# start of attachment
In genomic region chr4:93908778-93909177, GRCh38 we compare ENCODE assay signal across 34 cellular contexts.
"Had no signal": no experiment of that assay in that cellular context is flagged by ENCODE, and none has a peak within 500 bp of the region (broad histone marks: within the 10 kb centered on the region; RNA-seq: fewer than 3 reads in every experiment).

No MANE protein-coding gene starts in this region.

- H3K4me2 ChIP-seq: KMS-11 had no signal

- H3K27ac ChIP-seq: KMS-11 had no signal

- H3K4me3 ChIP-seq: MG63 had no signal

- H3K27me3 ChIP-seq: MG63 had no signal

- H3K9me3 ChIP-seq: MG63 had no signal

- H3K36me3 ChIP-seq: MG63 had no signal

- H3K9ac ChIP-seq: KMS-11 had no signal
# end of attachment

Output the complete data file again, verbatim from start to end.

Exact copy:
In genomic region chr4:93908778-93909177, GRCh38 we compare ENCODE assay signal across 34 cellular contexts.
"Had no signal": no experiment of that assay in that cellular context is flagged by ENCODE, and none has a peak within 500 bp of the region (broad histone marks: within the 10 kb centered on the region; RNA-seq: fewer than 3 reads in every experiment).

No MANE protein-coding gene starts in this region.

- H3K4me2 ChIP-seq: KMS-11 had no signal

- H3K27ac ChIP-seq: KMS-11 had no signal

- H3K4me3 ChIP-seq: MG63 had no signal

- H3K27me3 ChIP-seq: MG63 had no signal

- H3K9me3 ChIP-seq: MG63 had no signal

- H3K36me3 ChIP-seq: MG63 had no signal

- H3K9ac ChIP-seq: KMS-11 had no signal